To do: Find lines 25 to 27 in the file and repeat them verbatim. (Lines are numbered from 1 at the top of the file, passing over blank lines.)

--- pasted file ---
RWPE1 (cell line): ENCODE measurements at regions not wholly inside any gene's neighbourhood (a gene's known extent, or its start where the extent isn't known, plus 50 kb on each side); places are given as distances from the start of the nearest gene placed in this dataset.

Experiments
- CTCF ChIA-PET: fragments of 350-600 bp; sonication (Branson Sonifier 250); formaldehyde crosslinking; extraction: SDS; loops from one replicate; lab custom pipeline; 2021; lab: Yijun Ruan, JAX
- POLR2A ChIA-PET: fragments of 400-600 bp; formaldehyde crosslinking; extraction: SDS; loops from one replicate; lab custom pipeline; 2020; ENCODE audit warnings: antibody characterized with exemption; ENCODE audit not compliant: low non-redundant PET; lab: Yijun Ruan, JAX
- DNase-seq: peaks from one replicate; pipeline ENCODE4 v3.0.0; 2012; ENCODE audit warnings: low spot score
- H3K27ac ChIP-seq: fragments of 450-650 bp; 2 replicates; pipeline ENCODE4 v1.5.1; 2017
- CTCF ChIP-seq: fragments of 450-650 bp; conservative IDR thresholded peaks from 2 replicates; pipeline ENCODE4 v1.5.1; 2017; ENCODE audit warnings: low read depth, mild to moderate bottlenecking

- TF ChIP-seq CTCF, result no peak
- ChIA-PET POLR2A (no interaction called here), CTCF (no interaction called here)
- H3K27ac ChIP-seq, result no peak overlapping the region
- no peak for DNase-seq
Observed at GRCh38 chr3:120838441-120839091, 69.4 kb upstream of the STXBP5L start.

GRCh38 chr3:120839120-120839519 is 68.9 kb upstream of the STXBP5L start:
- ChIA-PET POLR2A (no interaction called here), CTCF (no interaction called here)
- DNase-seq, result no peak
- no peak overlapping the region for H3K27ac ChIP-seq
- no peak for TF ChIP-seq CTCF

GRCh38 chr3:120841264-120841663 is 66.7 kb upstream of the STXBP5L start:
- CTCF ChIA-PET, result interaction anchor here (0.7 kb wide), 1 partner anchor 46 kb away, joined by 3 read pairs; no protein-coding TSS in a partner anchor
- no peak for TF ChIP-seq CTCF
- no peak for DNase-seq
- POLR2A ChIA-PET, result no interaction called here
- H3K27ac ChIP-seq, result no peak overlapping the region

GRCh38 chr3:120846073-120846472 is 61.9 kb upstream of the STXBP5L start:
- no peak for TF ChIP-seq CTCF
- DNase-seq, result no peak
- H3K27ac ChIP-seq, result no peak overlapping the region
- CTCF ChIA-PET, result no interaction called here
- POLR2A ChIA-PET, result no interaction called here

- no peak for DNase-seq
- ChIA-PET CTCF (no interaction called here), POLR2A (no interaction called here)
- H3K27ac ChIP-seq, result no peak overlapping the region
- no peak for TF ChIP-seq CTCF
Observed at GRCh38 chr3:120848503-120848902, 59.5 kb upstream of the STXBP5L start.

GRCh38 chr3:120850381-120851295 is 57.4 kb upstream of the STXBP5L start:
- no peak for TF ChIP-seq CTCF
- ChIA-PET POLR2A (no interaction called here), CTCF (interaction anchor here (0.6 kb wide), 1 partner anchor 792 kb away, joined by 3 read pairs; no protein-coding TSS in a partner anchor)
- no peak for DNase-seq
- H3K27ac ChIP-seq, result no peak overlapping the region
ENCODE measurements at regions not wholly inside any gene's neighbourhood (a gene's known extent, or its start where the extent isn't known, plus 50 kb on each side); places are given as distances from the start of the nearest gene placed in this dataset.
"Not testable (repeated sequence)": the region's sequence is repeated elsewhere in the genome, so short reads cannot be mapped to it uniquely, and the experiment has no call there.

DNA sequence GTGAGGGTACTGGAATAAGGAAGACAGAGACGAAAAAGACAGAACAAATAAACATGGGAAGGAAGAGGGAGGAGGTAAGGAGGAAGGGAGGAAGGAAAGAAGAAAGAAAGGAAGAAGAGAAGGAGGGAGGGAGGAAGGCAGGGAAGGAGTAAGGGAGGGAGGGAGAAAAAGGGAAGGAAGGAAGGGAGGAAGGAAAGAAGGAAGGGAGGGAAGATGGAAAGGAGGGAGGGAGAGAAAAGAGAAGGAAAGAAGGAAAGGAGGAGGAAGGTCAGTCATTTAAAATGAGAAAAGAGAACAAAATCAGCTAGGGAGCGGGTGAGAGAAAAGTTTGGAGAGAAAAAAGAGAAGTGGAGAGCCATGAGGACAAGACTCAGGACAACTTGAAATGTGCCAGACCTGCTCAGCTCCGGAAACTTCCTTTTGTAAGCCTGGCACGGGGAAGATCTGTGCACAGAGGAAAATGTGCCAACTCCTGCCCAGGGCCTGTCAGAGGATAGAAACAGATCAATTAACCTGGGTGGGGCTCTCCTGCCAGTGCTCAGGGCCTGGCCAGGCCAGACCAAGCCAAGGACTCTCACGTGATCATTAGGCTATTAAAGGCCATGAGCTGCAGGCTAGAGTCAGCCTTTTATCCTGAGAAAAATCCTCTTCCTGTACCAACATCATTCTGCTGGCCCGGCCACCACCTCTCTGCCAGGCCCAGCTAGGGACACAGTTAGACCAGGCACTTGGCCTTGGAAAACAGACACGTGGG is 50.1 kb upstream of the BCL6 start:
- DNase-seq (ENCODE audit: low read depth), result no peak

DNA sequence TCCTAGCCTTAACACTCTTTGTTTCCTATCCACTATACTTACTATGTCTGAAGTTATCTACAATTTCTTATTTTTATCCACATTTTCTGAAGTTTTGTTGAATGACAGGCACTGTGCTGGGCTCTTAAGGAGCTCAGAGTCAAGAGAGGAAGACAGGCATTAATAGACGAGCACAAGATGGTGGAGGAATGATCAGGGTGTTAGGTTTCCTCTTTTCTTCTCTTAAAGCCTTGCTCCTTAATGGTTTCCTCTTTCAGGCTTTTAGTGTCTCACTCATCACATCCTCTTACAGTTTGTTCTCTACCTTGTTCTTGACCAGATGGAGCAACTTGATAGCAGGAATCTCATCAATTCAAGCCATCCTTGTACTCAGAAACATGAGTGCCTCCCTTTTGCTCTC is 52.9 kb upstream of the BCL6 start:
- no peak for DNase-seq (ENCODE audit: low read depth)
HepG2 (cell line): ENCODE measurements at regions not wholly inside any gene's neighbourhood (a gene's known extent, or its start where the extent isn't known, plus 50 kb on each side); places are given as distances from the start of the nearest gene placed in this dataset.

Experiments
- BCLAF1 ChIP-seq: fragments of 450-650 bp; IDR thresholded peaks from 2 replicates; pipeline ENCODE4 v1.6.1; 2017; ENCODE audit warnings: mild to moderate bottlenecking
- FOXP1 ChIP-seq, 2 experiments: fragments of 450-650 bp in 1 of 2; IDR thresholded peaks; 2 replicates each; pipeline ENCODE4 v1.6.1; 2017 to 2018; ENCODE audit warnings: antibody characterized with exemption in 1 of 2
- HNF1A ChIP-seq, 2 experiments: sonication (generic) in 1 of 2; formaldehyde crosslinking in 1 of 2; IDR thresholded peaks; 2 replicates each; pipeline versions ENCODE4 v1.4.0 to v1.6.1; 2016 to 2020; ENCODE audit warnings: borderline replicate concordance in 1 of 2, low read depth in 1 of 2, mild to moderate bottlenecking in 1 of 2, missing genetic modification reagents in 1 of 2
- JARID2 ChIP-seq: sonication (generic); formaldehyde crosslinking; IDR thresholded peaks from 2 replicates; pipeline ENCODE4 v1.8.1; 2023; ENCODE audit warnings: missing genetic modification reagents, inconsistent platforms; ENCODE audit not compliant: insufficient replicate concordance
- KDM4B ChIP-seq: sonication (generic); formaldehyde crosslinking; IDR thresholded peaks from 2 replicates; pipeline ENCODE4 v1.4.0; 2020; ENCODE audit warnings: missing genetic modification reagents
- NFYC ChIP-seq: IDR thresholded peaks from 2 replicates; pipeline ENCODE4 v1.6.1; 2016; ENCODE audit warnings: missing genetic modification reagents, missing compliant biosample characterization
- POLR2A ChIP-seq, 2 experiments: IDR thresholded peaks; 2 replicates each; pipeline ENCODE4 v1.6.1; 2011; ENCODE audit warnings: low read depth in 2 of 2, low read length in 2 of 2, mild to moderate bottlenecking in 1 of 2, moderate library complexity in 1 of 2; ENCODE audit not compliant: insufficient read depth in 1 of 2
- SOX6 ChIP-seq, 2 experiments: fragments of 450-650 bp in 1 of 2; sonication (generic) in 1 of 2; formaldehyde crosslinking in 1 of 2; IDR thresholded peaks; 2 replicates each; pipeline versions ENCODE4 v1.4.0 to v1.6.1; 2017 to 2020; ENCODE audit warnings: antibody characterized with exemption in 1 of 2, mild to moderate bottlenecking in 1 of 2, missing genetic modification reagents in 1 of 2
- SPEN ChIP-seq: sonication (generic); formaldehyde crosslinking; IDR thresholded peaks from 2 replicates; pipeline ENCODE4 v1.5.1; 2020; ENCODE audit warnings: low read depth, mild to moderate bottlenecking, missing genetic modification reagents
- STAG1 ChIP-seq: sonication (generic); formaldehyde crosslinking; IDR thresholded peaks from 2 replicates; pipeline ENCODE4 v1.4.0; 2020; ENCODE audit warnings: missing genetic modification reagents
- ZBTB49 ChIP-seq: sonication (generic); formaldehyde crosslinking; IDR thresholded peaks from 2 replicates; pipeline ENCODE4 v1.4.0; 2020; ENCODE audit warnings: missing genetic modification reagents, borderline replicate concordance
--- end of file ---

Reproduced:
- no peak for TF ChIP-seq CTCF
- DNase-seq, result no peak
- H3K27ac ChIP-seq, result no peak overlapping the region